At this point, you should let a few friends or family members read through your letter, to double check for any spelling mistakes. Once your letter has been polished, send it to your real estate agent and get their opinion, and have them forward it to the seller’s agent. Having a genuine, from-the-heart offer letter can be a great way to connect with the seller and get your offer more seriously considered.
Avoid the Hate Mail
But what shouldn’t you put in an offer letter? Here are some things to avoid:
1. Don’t be presumptuous. An offer letter might help your chances of getting accepted, but it doesn’t guarantee anything. It’s still the seller’s decision. Don’t assume that you’re going to get the house, and don’t make statements that sound presumptuous. For example, don’t say “I can’t wait to move in!” or “Thank you for letting me buy your house!” This is just one offer letter, after all – chances are the seller will receive other offers and may choose a different one.
2. Don’t make it too long. Aim to write a letter that’s maybe three or four paragraphs long, but don’t make it longer than one page. Most people don’t want to read that much, and making an offer letter too long might prevent the seller from reading all of it.
3. Don’t be rude, and don’t try to guilt the seller. Avoid writing a sob story, or telling the seller that they should accept your offer because of various flaws that the property has. There’s nothing wrong with being honest, but writing a letter that’s only going to make the seller feel bad or not like you won’t be any help at all.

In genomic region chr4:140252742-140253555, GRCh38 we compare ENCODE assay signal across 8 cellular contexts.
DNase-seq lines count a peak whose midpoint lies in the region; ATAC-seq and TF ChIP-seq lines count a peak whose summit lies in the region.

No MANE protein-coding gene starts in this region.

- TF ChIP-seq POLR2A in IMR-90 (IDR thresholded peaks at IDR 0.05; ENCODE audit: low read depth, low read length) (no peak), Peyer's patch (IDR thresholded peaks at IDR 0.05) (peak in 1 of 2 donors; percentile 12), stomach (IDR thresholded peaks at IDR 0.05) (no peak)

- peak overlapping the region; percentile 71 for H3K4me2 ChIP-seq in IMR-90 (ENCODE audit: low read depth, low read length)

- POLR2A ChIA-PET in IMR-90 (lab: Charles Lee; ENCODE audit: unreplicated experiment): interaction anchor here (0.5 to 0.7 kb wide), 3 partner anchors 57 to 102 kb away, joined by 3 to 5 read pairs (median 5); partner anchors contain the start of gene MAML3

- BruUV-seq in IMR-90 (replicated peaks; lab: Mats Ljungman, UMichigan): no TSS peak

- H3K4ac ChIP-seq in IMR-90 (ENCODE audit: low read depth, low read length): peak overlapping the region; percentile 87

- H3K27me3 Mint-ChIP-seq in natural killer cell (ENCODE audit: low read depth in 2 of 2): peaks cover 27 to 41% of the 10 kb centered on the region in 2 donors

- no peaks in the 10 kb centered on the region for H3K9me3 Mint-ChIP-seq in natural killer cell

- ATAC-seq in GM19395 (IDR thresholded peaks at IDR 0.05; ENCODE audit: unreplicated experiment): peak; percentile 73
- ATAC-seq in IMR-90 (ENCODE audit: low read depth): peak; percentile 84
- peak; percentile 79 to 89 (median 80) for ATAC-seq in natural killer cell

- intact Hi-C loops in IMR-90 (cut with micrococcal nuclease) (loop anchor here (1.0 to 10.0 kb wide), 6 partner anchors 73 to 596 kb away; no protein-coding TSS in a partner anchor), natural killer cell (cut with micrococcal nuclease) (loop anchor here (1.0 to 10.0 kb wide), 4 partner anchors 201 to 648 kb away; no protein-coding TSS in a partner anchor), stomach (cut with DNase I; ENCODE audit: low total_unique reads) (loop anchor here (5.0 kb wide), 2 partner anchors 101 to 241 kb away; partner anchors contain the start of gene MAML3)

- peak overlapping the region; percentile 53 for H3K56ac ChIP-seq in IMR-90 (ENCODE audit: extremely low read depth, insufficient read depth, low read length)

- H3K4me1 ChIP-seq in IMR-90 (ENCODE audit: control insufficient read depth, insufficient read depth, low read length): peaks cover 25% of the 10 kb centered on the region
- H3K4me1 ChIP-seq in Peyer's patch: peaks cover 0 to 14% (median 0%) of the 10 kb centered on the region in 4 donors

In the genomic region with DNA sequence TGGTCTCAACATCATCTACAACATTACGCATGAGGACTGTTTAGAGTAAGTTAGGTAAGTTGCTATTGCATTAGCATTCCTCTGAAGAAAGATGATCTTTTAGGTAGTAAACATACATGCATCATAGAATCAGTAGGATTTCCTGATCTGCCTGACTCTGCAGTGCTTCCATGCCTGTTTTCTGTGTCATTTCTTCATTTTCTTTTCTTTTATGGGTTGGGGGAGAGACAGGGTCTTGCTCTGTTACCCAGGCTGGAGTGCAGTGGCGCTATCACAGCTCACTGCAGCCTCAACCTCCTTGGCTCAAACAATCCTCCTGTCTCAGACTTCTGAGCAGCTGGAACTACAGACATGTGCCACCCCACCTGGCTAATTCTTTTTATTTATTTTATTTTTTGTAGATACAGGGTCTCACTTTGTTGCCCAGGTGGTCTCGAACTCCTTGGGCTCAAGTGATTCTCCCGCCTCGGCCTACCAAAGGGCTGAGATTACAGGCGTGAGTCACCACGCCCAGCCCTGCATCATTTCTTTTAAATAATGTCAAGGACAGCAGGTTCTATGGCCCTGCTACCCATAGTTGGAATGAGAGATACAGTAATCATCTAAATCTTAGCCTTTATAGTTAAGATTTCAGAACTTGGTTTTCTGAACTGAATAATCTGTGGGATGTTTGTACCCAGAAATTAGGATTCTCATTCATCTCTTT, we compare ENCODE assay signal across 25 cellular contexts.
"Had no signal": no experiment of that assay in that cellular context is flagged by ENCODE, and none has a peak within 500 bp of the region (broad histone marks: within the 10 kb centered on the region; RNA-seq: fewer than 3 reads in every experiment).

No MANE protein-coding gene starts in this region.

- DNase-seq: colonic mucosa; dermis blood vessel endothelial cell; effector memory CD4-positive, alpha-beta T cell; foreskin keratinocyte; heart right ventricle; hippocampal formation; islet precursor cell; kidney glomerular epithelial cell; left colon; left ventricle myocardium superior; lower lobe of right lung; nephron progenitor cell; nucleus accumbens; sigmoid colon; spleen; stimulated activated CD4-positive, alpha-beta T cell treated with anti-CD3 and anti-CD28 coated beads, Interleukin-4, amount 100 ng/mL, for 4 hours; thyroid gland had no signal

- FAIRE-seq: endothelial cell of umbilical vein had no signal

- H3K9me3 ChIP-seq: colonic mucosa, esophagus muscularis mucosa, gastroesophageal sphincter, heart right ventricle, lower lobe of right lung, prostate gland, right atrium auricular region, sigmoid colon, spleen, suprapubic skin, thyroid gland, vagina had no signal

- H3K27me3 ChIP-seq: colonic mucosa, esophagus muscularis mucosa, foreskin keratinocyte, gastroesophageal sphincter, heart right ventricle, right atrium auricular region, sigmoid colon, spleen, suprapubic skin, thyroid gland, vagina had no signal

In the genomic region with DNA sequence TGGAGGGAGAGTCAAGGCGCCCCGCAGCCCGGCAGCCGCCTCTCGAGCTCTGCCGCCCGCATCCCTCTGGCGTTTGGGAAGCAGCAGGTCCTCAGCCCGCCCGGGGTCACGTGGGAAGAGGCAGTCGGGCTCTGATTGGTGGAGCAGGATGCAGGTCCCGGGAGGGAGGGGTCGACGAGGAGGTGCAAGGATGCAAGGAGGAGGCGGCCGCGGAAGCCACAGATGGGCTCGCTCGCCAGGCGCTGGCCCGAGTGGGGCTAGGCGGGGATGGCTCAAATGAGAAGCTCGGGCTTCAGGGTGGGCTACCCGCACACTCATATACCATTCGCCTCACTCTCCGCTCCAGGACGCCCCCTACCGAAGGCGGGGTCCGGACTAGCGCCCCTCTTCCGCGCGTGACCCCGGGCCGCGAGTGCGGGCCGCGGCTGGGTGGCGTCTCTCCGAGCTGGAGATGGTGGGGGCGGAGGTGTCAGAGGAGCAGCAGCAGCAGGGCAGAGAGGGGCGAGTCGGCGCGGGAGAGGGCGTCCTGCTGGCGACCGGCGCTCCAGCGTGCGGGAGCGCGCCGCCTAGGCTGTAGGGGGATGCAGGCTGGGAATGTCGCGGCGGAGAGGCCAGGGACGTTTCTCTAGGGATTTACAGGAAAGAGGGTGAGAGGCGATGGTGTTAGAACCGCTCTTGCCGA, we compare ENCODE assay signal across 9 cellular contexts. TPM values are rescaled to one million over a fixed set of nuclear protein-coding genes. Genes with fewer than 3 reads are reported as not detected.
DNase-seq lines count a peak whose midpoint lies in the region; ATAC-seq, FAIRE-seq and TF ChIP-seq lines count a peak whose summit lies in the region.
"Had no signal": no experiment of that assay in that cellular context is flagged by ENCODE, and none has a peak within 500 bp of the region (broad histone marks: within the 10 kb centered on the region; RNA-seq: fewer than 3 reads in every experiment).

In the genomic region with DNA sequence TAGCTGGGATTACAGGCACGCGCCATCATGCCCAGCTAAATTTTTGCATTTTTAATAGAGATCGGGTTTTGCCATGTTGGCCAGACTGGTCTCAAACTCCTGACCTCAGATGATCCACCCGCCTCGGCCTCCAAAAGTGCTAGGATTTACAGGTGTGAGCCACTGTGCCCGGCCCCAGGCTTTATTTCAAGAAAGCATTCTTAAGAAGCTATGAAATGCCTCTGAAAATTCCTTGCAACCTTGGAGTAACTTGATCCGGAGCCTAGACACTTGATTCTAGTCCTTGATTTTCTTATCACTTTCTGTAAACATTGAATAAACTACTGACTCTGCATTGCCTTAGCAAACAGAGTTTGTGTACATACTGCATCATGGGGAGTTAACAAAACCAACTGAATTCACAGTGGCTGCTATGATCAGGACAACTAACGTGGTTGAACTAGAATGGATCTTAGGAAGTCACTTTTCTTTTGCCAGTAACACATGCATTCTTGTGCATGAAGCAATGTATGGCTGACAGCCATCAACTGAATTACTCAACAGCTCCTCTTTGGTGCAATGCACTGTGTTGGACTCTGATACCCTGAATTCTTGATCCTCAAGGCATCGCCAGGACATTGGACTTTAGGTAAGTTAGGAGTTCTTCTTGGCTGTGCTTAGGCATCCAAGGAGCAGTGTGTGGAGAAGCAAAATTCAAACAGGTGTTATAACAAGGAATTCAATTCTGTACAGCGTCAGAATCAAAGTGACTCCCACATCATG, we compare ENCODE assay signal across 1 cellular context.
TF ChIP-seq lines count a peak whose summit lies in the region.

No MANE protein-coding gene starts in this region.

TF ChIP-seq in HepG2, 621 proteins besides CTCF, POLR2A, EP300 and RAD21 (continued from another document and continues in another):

Overall, you should be aiming for a letter that highlights not only why this house would be a good match for you, but why you would be a good match for this house (and the neighborhood).
Take a Look at this Template
To end, take a look at this example offer letter, based off of the letter that I wrote to a seller when I bought my own house:
Dear Mrs. Doe,
My name is Firstime Homebuyer, and I had the pleasure of visiting 123 Address Road on Friday, November 15. Thank you very much for letting me see your property. The house was a beautiful building, and I feel it is a perfect match for my needs.
A bit about me – I graduated from Someplace University three years ago. I am an employee for a wonderful company that relocated to this state in May. I love my job, and I am trying to find a house closer to my employer. Currently, I live in Random County, NY, and am making the 90-minute commute to Connecticut three days each week. Even though I don’t live in Connecticut yet, I have enjoyed getting to know the state better through my job.
I currently have two dogs that mean the world to me, and I knew when I started my real estate search that I wanted them to come with me. With a huge yard and a dog park close by, 123 Address Road would be an excellent home for them. I’ve also spoken with many people who say that the community here is wonderful, and I am excited to get to know it.
Please consider my offer and feel free to reach out if you have any questions. Thank you again for your time.
If you’re planning on buying a house, remember to write an offer letter! It could be the thing that sways the seller to accept your offer. Best of luck!